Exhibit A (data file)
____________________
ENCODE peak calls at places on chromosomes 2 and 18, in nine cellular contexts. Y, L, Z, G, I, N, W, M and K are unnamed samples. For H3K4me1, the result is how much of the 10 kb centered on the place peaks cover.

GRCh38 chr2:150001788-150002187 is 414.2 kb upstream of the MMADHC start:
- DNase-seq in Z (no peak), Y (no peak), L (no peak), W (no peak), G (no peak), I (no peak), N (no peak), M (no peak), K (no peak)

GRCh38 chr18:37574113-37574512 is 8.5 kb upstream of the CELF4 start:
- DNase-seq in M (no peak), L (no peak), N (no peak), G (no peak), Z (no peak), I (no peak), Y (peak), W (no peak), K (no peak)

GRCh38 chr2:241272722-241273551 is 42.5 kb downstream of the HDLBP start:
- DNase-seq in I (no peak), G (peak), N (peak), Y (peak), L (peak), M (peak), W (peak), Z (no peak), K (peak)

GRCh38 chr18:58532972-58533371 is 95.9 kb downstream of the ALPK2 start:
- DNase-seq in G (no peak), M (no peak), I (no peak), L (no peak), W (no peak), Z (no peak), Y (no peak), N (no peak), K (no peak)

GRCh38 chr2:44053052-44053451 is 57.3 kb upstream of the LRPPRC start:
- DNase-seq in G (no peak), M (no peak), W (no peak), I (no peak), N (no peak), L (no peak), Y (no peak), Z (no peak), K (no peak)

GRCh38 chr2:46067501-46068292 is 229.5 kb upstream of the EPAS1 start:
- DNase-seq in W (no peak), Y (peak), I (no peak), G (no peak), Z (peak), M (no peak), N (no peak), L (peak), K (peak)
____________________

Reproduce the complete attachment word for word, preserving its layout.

ENCODE peak calls at places on chromosomes 2 and 18, in nine cellular contexts. Y, L, Z, G, I, N, W, M and K are unnamed samples. For H3K4me1, the result is how much of the 10 kb centered on the place peaks cover.

GRCh38 chr2:150001788-150002187 is 414.2 kb upstream of the MMADHC start:
- DNase-seq in Z (no peak), Y (no peak), L (no peak), W (no peak), G (no peak), I (no peak), N (no peak), M (no peak), K (no peak)

GRCh38 chr18:37574113-37574512 is 8.5 kb upstream of the CELF4 start:
- DNase-seq in M (no peak), L (no peak), N (no peak), G (no peak), Z (no peak), I (no peak), Y (peak), W (no peak), K (no peak)

GRCh38 chr2:241272722-241273551 is 42.5 kb downstream of the HDLBP start:
- DNase-seq in I (no peak), G (peak), N (peak), Y (peak), L (peak), M (peak), W (peak), Z (no peak), K (peak)

GRCh38 chr18:58532972-58533371 is 95.9 kb downstream of the ALPK2 start:
- DNase-seq in G (no peak), M (no peak), I (no peak), L (no peak), W (no peak), Z (no peak), Y (no peak), N (no peak), K (no peak)

GRCh38 chr2:44053052-44053451 is 57.3 kb upstream of the LRPPRC start:
- DNase-seq in G (no peak), M (no peak), W (no peak), I (no peak), N (no peak), L (no peak), Y (no peak), Z (no peak), K (no peak)

GRCh38 chr2:46067501-46068292 is 229.5 kb upstream of the EPAS1 start:
- DNase-seq in W (no peak), Y (peak), I (no peak), G (no peak), Z (peak), M (no peak), N (no peak), L (peak), K (peak)